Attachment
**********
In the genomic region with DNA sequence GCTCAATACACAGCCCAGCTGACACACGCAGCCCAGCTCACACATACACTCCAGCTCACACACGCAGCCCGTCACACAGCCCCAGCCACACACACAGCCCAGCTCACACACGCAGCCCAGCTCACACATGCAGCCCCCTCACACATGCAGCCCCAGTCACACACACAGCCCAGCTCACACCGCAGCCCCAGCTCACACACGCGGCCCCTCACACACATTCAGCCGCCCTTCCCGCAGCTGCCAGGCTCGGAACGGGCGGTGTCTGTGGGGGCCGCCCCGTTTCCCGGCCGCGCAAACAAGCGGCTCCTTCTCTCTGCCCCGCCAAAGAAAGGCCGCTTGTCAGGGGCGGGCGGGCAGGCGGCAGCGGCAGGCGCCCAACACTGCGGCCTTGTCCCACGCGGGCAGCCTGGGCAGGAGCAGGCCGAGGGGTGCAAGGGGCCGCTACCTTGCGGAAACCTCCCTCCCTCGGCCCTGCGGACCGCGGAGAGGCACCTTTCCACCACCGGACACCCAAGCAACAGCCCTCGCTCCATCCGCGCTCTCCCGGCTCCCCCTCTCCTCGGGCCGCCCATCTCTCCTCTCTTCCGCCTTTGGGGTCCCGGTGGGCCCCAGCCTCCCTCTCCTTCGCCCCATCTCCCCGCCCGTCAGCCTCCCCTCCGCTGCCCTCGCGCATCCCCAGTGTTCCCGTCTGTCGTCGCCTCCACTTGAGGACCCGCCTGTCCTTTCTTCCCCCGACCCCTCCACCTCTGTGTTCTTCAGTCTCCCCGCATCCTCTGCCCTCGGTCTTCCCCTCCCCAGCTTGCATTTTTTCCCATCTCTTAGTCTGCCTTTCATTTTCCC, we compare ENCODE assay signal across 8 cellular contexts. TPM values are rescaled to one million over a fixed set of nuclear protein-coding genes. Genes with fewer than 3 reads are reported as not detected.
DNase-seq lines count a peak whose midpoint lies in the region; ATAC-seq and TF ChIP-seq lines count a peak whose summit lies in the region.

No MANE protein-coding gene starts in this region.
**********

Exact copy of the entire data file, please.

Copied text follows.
In the genomic region with DNA sequence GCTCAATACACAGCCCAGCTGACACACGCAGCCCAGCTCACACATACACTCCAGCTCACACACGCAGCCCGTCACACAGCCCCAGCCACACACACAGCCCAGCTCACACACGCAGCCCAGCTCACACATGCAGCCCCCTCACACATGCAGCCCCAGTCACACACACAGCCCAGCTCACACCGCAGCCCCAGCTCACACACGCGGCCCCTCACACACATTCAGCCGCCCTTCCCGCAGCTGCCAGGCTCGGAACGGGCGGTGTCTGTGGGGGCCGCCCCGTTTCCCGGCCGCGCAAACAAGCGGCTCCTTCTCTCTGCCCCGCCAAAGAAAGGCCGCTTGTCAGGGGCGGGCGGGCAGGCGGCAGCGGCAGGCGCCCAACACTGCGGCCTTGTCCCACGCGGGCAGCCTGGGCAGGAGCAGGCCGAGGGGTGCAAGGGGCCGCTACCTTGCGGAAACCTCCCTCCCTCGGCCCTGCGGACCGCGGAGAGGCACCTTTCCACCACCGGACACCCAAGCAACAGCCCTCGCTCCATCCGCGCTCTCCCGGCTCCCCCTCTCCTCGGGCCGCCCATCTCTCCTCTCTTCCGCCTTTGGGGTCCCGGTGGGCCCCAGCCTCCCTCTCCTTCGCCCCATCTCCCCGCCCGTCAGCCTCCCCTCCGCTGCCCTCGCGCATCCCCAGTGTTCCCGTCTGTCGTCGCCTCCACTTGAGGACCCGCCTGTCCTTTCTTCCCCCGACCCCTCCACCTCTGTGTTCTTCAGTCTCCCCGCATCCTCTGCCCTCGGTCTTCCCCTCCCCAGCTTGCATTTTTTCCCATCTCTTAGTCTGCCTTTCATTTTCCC, we compare ENCODE assay signal across 8 cellular contexts. TPM values are rescaled to one million over a fixed set of nuclear protein-coding genes. Genes with fewer than 3 reads are reported as not detected.
DNase-seq lines count a peak whose midpoint lies in the region; ATAC-seq and TF ChIP-seq lines count a peak whose summit lies in the region.

No MANE protein-coding gene starts in this region.